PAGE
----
Kenyans warned to embrace themselves for high cost of living as government heeds to IMF's tough demands
Treasury is set to repeal the removal of tax exemptions enjoyed by key sectors of the economy.
Treasury made the commitment to the global lender in a letter of intent that spells out a raft of measures including the repealing of tax exemptions enjoyed by key sectors of the economy.
Some of the sectors to be affected include agriculture, manufacturing, education, health, tourism, finance, social work, and energy.
According to the World Bank, there are about 30 tax-exempt income categories accounting for 88 per cent of total exemptions.
The government hopes to squeeze an extra Sh40 billion in taxes from these sectors which could consequently push up the cost of goods and services currently enjoyed at a discounted level.
Treasury also expects to get an extra Sh17 billion from taxes on petroleum products. The products, which had been exempted from consumption tax, will attract 16 per cent VAT beginning September in a move aimed at complying with a deal Kenya made with IMF in 2015.Besides tax exemptions, National Treasury has assured IMF that it will either remove or modify interest rate caps and delay the implementation of some development projects as a condition to access IMF’s Sh150 billion precautionary loan.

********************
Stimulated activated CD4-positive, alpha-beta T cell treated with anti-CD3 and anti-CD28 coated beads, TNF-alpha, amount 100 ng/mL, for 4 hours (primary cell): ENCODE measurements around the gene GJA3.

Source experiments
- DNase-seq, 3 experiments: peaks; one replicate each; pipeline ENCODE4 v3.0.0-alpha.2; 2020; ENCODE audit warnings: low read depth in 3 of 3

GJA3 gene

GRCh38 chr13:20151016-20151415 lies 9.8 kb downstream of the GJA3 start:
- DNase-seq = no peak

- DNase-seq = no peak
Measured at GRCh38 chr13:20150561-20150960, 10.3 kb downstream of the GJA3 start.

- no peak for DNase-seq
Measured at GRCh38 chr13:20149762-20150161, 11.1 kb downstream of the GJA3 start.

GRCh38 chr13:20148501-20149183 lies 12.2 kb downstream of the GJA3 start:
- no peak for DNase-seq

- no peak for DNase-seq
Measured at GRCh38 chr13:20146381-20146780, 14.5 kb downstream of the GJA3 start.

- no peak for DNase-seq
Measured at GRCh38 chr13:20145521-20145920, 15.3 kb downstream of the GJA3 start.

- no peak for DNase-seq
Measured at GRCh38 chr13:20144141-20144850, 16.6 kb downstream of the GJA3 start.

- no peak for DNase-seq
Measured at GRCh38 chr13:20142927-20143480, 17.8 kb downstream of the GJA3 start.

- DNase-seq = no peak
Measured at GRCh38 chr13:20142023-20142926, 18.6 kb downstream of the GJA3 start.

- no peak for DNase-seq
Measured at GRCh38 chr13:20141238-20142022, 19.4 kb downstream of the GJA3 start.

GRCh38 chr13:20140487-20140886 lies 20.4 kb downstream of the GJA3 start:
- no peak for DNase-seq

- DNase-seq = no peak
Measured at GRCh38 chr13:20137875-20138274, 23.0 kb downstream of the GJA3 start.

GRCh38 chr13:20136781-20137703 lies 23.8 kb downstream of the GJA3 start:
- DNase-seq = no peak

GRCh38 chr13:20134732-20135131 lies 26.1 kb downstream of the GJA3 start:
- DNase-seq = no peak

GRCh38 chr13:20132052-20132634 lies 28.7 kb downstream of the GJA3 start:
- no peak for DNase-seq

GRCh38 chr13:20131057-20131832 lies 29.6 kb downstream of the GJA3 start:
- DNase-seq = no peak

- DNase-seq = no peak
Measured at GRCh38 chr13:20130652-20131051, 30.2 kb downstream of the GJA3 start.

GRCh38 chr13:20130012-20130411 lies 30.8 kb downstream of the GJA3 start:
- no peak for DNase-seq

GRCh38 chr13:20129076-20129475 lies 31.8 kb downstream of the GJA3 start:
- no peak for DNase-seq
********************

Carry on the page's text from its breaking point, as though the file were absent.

Kenya has been granted a six-month extension on the standby arrangement to work on the IMF-driven proposals and be allowed to access the credit facility should the economy suffer an external shock.
The lender has expressed fears that should the Government not tame its appetite for debt, it would soon rise to about 60 per cent of its gross domestic product.
Kenya's public debt stands at Sh4.6 trillion up from Sh1.79 trillion in March 2013 when the Jubilee government took over power.
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